Think Smart Not Hard: 52 Key Principles to Success and Happiness

Here’s an excerpt from a great new book chock full of wisdom. Enjoy! – Kimberly

“A lack of motivation holds some people back as well as a desire to stand up and dust themselves off when they fall. They think it isn’t worth the effort, that it’s too much work.

It’s so much easier to spend weekends marathoning the latest season of the hottest new drama or liking the endless stream of cat videos on social media. To those people, it’s a conscious choice to trade in their hopes and dreams and become a voyeur of someone else’s.

Not to say anything’s wrong with unwinding at the end of the day for some much-needed R&R, but, make no mistake, if you choose to indulge in someone else’s dream instead of living your own, it’s a choice you’re making. You must decide for yourself if you want to watch someone else live his or her desire or if you want to live your own.

Continue reading

Wellbeing Doesn’t Always FEEL . . . well . . . WELL!

Here’s how I’m facing this year’s daunting challenges. Who’s in? – Kimberly

With all of the hatred unleashed in the 2016 US elections, I’ve been struggling to regain my send of wellbeing. Then I remembered . . .

WELLBEING ISN’T NECESSARILY EASY. Sometimes I fret that “wellbeing” will be misinterpreted as “Life should always be easy.” How dull would that be?!! My work mostly involves tackling challenges that most people claim are very difficult, highly unlikely, or darned near impossible, and I find the work absolutely exhilarating! Yes, I feel quite “well” when I’m in the midst of such circumstances, meeting tough challenges while shaking in my boots, staying committed to results that seem unattainable. Wahoo! For me, wellbeing isn’t endless days of paddling a lazy canoe toward my ultimate resting place (RIP). While I sometimes enjoy the tranquility of a quiet stream, I’m sure I’d go completely bonkers if I had to experience peace, calm and tranquility every moment of my life. Truly.Continue reading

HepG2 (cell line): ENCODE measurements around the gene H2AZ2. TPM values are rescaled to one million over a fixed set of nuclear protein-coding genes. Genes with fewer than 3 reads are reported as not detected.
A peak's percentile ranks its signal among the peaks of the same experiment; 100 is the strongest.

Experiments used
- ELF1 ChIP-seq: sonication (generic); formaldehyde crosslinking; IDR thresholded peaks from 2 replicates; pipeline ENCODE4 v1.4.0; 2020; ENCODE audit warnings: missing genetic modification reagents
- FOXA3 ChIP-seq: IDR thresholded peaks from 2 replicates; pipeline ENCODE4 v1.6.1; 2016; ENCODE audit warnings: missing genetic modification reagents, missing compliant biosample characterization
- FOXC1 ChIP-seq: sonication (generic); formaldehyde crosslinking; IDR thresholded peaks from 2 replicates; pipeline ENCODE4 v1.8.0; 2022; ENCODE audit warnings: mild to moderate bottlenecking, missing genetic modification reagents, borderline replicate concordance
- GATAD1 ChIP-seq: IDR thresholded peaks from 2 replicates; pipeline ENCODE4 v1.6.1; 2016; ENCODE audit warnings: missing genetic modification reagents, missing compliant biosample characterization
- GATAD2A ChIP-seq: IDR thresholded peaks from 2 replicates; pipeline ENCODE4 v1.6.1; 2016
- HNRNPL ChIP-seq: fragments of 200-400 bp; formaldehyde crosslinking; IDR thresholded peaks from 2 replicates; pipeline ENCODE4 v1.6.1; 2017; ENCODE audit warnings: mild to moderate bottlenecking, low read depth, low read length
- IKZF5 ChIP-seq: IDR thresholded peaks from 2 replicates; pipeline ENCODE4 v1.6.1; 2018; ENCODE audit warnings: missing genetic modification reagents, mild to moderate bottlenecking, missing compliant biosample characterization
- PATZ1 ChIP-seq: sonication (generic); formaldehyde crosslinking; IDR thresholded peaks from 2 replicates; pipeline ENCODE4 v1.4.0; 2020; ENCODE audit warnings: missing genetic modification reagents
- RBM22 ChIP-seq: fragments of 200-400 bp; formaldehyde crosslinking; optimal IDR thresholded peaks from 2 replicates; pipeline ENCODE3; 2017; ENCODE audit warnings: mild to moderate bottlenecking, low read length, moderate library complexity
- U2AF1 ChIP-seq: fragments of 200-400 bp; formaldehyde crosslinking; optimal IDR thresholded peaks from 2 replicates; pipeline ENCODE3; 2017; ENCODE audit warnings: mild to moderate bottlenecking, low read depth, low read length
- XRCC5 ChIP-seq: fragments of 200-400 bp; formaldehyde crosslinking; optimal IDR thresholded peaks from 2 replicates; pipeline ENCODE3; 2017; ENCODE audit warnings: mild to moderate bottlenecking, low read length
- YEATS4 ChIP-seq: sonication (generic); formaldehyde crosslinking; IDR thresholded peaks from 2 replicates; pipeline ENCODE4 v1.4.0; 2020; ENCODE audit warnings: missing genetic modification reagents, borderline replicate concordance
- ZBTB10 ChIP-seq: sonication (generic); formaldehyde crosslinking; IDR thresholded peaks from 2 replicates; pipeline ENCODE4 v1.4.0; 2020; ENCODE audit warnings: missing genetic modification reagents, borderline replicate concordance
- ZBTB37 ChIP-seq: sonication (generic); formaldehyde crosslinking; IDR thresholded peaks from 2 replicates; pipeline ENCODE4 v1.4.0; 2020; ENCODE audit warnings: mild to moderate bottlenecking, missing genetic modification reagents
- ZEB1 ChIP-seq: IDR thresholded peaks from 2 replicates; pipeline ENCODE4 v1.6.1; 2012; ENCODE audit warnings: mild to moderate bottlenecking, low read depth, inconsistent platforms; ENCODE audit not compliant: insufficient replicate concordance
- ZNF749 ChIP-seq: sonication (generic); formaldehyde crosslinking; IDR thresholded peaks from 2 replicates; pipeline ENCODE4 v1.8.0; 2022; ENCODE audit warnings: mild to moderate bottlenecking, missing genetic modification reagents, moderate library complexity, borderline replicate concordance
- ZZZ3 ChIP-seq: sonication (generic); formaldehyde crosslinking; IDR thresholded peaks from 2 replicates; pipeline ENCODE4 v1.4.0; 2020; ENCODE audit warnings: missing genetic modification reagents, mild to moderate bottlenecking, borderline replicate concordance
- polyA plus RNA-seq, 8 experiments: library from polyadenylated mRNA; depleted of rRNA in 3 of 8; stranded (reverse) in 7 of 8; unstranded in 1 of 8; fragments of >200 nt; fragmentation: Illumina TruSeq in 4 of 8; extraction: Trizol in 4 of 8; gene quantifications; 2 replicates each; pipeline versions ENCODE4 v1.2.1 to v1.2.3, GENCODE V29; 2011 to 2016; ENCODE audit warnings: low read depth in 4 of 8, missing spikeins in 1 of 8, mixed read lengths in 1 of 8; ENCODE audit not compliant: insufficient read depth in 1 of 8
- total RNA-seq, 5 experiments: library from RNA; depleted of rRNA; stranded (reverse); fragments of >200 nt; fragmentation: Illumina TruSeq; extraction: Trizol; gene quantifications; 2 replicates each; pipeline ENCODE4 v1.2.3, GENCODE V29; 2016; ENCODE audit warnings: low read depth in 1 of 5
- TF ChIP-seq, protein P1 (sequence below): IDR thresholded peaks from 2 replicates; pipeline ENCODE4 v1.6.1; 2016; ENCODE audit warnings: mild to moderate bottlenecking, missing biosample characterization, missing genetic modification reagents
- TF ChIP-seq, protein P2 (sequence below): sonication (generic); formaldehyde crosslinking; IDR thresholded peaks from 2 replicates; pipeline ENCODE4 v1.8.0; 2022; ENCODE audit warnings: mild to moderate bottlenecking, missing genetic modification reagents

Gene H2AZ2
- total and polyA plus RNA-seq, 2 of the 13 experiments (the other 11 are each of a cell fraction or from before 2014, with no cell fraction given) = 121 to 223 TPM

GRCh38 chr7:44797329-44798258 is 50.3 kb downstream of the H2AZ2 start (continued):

What is Design Thinking? A Powerful Methodology for Projects, but NOT “Thinking About Design”!

(Originally posted on projectconnections.com)

Why do simple and effective approaches to getting things done often become obscured by jargon? For example, way back in the last century when I worked at HP we experienced big changes in the business environment. 20140515-einstein-quote-kwiefling Although layoffs are common at HP these days, back then everyone I knew believed that HP had a “no layoff” policy. As offshoring became commonplace, it became clear that the lifetime employment contract was no longer viable. Executives and HR people started using terms like “career self-reliance” and “workforce resilience” — fancy phrases used to convey a pretty simple message: “You’re on your own when it comes to career development and job security.” Unsurprisingly, thousands of people were laid off over the next few years. Being laid off didn’t bother me nearly as much as seeing the reality of our situation needlessly obscured by buzzwords. I strongly believe that the terminology used in communicating the changes was unnecessarily complicated and indirect. Complex doesn’t necessarily mean complicated. I prefer to follow Einstein’s guidance to “make everything as simple as possible, but not simpler.”

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Similarities Between Parenting a Newborn and Project Management by Kimberly Wiefling (Wiefling Consulting)

crazy-baby-milk (This article was originally published on www.svprojectmanagement.com)

(Posted anonymously on behalf of a program engineering manager at a fine, upstanding organization where it would  be  best if his name was not used.)

Things are going well on the home front. I am beginning to draw a lot of correlations between parenting a newborn  and  succeeding at work. A few examples: Continue reading